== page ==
About AFPL

Algorithmic systems are becoming increasingly prevalent and powerful in society. Where robots and technologies employing artificial intelligence were once relegated to research labs and factory floors, leading to the development of “Industry 4.0”, they are now appearing in diverse business, social, and environmental settings. The power societies are now granting such systems, increasingly tied with the collection of unprecedented quantities of data, has drawn attention over the last decade, as inequities, privacy challenges, and brittle dependencies introduced by such systems have begun to make headline news in the EU, Australia, and beyond.

The EU has become one of the global leaders in crafting policy to respond to the changes these algorithmic systems bring. The General Data Protection Regulation (GDPR), which was legislated by the European Council in 2016 and came into effect in 2018, is one example of this.

The project aims to catalyse the work needed to successfully design technology and policy for an uncertain future. Lab participants will explore what responsible algorithmic development and policy-making might look like in light of future global socio-economic and environmental uncertainties, with a specific focus on relevant upcoming governance challenges and opportunities in the European Union and Australia.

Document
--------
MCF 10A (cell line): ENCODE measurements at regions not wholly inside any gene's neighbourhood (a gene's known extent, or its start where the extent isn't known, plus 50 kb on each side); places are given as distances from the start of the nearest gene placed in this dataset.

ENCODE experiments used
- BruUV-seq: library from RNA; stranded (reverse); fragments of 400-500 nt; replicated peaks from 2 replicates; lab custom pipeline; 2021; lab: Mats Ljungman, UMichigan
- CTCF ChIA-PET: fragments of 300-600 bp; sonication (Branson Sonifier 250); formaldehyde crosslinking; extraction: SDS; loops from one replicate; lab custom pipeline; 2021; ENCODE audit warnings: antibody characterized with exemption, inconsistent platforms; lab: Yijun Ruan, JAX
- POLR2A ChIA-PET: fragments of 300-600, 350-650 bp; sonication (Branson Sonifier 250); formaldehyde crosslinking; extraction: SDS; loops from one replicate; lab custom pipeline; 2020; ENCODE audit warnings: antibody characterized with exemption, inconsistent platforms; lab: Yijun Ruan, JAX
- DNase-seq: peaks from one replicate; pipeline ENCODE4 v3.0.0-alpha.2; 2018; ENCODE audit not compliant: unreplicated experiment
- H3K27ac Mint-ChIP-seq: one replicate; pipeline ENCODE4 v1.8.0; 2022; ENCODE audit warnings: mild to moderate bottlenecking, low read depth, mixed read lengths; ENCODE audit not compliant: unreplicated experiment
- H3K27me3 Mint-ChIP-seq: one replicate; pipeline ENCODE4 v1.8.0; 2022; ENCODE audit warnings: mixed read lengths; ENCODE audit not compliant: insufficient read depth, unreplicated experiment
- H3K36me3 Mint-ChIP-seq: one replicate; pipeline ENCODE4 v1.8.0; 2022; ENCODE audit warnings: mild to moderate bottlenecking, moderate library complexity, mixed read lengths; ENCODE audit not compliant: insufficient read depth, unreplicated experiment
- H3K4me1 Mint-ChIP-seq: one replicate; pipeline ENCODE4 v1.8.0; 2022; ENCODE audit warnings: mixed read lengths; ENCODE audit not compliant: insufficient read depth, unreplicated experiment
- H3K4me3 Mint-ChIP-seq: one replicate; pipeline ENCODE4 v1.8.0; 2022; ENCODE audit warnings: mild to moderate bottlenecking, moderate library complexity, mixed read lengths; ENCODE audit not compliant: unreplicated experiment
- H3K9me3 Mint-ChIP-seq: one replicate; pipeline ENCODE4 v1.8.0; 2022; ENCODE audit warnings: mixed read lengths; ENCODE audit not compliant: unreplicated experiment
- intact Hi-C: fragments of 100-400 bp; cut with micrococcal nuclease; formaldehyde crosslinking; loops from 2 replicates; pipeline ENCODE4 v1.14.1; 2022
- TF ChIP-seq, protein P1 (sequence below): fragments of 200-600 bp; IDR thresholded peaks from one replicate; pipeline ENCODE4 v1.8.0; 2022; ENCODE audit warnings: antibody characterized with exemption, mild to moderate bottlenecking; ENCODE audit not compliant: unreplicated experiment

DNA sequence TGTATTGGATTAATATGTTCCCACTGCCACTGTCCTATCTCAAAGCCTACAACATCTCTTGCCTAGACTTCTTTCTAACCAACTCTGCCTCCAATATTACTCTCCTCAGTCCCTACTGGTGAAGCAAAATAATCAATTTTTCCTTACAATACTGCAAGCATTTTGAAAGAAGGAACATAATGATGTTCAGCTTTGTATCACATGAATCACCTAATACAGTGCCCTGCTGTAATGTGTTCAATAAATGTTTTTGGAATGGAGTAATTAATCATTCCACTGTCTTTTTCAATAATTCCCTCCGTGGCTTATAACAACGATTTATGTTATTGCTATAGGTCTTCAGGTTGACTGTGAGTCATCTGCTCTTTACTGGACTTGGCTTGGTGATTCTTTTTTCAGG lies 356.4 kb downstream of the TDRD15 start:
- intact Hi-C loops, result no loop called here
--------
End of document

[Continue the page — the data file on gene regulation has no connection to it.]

The Lab series will include three workshops:

  • Social Responsibility of Algorithms – will focus on algorithmic fairness, explicability/interpretability, trust, privacy, and decision autonomy, with the aim of identifying mutually influential challenges and opportunities for technology and policy-development in EU and Australia.
  • Human-machine collaboration in a changing world – will focus on the challenges and opportunities collaborative systems pose for technological development and policy design.
  • Algorithmic design for uncertain futures – will explore challenges presented to technological systems by socio-economic and climate change, with the aim of informing how to influence the robustness of these systems through policy creation.

The AFPL is made possible with the support of the Erasmus+ Programme of the European Union. The content on this website and any material herein reflects only the author's view. The Education, Audiovisual and Culture Executive Agency and the European Commission are not responsible for any use that may be made of the information it contains.

Contact: Dr Elizabeth Williams: Elizabeth.Williams@anu.edu.au

Updated:  22 February 2021/Responsible Officer:  Centre Director/Page Contact:  CASS Marketing & Communications